Friday, August 21, 2015

Road Trip - Capulin Volcano National Monument

The Volcano Rim
Capulin Volcano National Monument sits in New Mexico's northeastern corner, about 30 miles west of Raton, NM off US 64/87 and NM 325. I found it while searching Google Maps a few years ago and was excited to visit the 800 acre park.
About 60,000 years ago, Capulin Volcano erupted, forming the cinder cone volcano we see today. This area is home to the 8000 square mile Raton-Clayton volcanic field. The cinder cone rises over 1300 feet above the plains to reach 8,182 feet elevation. Mostly made up of loose cinders, ash and other rock debris from the eruption, Capulin preserved its cone-like symmetry because the later volcanic flows came from its boca (spanish for mouth) at the cones western base. Mountains all around are capped with volcanic ash and tuft.
They say Capulin is "extinct" but I have my doubts. I believe we live in a worldwide volcanic 'pause' that may someday restart. When that day will come, who knows. Regardless, I chanced it and drove to the volcano's top and descended into its crater on a short hike.

Looking west across New Mexico from the rim
The visitor center at the bottom of the volcano is where you pay the $7 per car admission. There are displays with the site history, a film, bookstore and restrooms. Picnic tables are near the parking lot. To get to the top you must drive. No trailers are allowed. Closed only on Thanksgiving, Christmas and New Years day. Open 8 AM to 4:30 PM, and until 5 PM during the summer months. After closing, you may walk or bicycle the road to the rim of the volcano.  Pick up a trail guide and hike one of the lava flow or boca trails from the visitor center to learn more about the volcano.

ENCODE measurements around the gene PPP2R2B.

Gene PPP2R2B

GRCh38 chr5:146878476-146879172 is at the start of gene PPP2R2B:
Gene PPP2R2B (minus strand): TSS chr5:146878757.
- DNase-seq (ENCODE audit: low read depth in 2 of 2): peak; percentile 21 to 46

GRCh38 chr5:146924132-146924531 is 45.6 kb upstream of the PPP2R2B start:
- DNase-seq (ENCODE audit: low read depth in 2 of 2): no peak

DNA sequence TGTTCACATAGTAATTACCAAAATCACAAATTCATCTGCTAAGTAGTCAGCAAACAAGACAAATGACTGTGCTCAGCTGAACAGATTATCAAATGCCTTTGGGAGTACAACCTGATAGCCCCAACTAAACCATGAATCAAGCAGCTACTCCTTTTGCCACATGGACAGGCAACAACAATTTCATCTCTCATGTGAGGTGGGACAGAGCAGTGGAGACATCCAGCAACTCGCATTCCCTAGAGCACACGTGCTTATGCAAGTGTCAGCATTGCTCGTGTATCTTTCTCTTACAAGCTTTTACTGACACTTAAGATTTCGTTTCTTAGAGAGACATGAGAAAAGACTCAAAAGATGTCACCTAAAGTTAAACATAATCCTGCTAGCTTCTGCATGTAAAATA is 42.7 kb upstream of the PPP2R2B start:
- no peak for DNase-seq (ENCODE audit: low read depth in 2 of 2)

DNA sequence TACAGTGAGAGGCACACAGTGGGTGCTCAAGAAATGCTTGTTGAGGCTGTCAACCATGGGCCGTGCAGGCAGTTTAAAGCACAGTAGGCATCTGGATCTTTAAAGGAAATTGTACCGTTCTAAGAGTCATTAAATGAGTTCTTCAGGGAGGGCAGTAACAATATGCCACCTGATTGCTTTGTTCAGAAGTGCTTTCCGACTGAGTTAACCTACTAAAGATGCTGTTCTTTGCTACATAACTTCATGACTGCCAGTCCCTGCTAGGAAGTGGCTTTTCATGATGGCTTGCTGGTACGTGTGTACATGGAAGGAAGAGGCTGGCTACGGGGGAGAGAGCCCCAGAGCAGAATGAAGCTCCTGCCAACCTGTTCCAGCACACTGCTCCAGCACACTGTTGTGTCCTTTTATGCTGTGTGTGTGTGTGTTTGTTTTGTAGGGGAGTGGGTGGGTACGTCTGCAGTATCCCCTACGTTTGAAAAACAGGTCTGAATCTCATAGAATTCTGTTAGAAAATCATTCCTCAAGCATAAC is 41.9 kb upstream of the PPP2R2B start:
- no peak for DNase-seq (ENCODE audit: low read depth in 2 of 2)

Local legend says that Capulin was named for the Spanish word for chokecherry, which grows throughout the park along with mountain mahogany, scrub oak and three-leaf sumac. Chokecherry pies are an awesome local treat, if you have never had one. Pinyon pine, juniper and ponderosa pine grow throughout the park along with prairie grasses and abundant wildflowers. From the volcano top you can see New Mexico, Colorado, Texas and Oklahoma on a clear day. The views from the parking area are nice too!

Windy photo of yours truly from inside the crater, next to the vent
We hiked down a steep but short trail to the crater. Near the bottom, the volcanic rocks look rough and gnarly. The wind was swirling down into the crater. While being really cool, it also had a strange feeling there. I pulled out my iPhone and opened the compass app. After it loaded, it showed north was actually pointing east about 50 degrees. I walked partly back from the vent, closed and re-opened the app and got the same reading. At the visitor center, the ranger confirmed my findings, saying the mass of volcanic rock would effect all compasses this way. Interesting! By the way, the views and trails along the volcano rim are awesome, and I can now say I have hiked to a volcanic vent, inside the crater. However, for those with a fear of high places, you may want someone else to drive you up the steep corkscrew road with no guardrails. Built in 1925, it will require a little nerve to safely drive to the top.

Inside the Capulin crater
To get to Capulin Volcano, from Denver go south on I-25, exiting at Raton, NM. Follow US64/87 east 28 miles to the village of Capulin, turning north on NM325 for 3 miles. The park entrance is well signed and is on the right. On NM325, watch for cattle crossings as they can be rough if you are driving too fast. There were no services in Capulin when we were there, so plan for gas and food in Raton.

Looking north from the rim

No comments:

Post a Comment